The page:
The village, which boasts some impressive architecture and lovely narrow winding streets, is well worth exploring. There are Venetian doorways, Byzantine churches and plenty of cafés to relax at, perhaps to try a Greek coffee.

Margarites, a village with Venetian roots, mentioned by sixteenth-century travellers, is one of several villages forming a clutch around the Margarites Gorge, a bio-diverse canyon that has aroused international interest.

It’s a short hike from the old houses and potteries of Margarites to the Gorge, where paths have been laid out for those keen to walk in the area and admire rare flora and fauna in their natural habitat.

Plakias Village

Visit Plakias for great outdoor activities and excursions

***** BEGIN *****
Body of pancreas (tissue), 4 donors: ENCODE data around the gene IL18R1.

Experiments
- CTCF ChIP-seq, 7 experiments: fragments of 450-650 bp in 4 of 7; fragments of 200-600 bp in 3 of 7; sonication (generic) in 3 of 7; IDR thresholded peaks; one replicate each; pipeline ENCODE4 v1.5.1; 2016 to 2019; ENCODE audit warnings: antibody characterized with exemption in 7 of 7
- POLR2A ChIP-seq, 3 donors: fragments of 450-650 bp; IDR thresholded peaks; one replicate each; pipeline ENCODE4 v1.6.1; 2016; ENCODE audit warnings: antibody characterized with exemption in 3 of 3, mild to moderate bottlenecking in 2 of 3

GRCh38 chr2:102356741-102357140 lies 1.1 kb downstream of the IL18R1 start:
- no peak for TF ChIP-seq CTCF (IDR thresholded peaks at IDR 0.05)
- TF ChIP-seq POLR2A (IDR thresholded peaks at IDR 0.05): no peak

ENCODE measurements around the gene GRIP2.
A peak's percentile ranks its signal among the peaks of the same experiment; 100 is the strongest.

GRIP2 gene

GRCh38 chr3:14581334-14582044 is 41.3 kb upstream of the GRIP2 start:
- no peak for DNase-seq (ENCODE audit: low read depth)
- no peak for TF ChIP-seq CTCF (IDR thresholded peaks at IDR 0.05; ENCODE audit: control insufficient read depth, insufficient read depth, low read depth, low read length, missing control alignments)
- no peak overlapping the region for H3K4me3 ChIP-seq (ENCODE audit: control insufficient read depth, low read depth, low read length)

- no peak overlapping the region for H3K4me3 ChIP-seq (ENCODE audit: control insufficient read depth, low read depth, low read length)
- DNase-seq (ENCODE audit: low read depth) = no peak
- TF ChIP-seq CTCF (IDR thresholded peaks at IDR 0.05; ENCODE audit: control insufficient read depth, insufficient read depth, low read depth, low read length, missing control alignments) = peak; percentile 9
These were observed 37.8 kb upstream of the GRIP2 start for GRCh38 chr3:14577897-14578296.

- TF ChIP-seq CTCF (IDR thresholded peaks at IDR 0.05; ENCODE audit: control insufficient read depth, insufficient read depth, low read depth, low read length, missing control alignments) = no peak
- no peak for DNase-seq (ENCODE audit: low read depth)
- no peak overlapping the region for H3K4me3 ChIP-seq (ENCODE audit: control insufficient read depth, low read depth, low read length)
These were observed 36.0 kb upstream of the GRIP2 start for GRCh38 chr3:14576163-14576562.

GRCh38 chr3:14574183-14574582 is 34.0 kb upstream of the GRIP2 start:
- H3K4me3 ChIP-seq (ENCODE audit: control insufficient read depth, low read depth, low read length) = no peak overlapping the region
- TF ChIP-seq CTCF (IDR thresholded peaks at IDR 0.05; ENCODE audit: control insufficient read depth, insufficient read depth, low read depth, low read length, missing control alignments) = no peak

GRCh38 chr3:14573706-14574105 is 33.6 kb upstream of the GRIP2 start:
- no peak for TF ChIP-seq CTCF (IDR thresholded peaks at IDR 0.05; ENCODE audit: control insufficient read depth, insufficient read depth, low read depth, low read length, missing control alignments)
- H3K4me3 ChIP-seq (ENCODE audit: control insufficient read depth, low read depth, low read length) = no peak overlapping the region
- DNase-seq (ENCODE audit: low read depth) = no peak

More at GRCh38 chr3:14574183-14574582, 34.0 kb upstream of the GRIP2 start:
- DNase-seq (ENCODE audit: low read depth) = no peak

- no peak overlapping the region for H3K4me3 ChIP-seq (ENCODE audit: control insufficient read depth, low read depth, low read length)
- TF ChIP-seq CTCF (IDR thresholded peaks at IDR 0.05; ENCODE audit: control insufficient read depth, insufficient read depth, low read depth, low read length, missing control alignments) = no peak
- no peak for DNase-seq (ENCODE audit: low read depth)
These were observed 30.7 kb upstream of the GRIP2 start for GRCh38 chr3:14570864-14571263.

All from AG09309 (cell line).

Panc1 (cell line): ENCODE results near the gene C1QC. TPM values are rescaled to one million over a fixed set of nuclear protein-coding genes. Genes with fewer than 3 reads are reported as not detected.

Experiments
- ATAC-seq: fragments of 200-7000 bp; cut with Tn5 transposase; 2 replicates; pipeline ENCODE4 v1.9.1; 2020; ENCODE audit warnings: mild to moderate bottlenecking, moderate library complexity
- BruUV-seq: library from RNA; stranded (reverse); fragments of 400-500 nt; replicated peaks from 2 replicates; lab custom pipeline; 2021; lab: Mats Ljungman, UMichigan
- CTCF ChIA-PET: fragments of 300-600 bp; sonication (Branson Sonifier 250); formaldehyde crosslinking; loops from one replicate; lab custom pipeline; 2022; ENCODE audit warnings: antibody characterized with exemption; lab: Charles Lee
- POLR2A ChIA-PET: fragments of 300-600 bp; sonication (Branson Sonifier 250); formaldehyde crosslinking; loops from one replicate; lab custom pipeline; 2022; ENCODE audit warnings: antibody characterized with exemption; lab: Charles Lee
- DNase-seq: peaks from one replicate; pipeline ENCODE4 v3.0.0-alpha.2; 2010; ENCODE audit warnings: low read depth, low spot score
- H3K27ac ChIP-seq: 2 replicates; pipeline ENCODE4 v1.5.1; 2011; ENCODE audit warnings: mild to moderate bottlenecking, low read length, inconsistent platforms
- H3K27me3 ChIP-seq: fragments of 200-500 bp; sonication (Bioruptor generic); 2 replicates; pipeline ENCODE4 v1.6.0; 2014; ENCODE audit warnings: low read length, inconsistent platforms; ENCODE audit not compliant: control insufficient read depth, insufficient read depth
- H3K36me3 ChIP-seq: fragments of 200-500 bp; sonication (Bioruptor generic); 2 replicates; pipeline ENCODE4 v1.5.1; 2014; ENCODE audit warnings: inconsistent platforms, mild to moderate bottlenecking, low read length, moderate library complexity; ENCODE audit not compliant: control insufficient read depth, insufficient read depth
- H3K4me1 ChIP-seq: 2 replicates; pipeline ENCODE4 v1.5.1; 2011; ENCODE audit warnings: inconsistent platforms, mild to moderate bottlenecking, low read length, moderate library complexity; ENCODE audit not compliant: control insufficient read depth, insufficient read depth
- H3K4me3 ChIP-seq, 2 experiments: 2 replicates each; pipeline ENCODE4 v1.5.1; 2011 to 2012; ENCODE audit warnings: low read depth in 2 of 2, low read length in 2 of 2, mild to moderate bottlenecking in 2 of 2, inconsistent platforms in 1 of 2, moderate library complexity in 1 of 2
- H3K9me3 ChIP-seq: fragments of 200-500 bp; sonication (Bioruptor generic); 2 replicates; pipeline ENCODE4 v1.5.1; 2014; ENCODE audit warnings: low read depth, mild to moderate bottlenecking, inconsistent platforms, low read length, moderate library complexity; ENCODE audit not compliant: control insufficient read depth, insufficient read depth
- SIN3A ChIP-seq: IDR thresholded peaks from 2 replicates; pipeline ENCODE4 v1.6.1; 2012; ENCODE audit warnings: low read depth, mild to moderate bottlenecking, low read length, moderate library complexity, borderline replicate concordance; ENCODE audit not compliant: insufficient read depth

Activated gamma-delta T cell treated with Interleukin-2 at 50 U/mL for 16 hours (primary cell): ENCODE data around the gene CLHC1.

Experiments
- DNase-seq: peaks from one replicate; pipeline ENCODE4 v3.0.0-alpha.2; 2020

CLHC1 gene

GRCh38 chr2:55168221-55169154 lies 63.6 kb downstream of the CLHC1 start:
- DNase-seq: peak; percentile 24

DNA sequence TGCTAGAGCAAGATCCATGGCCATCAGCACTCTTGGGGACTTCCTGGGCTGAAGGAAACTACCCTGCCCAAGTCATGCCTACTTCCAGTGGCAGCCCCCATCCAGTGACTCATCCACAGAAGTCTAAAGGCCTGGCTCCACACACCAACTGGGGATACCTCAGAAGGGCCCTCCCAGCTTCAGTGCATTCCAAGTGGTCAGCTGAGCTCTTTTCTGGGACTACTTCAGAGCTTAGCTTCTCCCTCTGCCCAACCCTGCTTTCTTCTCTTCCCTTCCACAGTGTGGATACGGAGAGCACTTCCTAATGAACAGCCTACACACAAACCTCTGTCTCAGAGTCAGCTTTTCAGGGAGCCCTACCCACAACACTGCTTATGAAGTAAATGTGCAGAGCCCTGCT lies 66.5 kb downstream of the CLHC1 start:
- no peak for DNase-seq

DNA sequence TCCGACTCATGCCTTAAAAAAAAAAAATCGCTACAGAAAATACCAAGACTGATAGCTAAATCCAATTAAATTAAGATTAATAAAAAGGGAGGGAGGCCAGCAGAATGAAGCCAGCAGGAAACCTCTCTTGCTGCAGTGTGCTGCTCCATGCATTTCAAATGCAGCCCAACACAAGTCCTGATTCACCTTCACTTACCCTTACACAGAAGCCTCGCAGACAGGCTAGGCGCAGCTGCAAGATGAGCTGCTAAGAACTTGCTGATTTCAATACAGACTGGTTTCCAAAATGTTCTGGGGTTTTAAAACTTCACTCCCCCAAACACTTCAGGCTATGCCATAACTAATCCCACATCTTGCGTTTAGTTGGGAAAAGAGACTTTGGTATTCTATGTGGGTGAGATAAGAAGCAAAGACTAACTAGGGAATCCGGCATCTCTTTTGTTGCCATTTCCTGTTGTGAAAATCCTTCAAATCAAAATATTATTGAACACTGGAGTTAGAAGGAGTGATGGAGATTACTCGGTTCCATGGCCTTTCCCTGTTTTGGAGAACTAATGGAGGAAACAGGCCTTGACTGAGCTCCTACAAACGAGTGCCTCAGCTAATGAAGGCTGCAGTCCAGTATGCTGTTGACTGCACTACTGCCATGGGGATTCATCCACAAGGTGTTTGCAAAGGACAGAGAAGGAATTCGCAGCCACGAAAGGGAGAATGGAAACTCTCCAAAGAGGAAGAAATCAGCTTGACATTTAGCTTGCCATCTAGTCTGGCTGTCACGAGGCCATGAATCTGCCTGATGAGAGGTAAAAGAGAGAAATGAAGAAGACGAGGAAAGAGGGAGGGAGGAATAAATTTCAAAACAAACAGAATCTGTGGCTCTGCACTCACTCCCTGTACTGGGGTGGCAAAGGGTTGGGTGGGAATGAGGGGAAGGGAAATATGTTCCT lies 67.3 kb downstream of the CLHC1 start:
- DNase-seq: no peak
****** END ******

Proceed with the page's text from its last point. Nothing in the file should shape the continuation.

Plakias is a popular tourist destination on the south coast of the Rethymnon Prefecture. The main beach is some 1.3 km long, sandy and organized (sunbeds, umbrellas and showers).

It is a perfect spot for surfing and diving and there is also a diving centre. All around you will find a sufficiency of hotels, villas to rent, restaurants, bars and shops. Round and about Plakias there are many choices for excursions and activities in the wider outdoors.

To those who like walking or biking the area is ideal. In the summer, ferries run to Preveli, Agia Galini and Frankokastello, or you can traverse the gorge of Kotsyfos by car and on foot, however to get to the impressive Kourtaliotikos gorge you can only use your own two feet!When in Plakias, do not miss out on a visit to Moni Preveli, a religious monument with a rich history and glorious past.

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Episkopi Village

Visit Episkopi for a feeling of a traditional Cretan village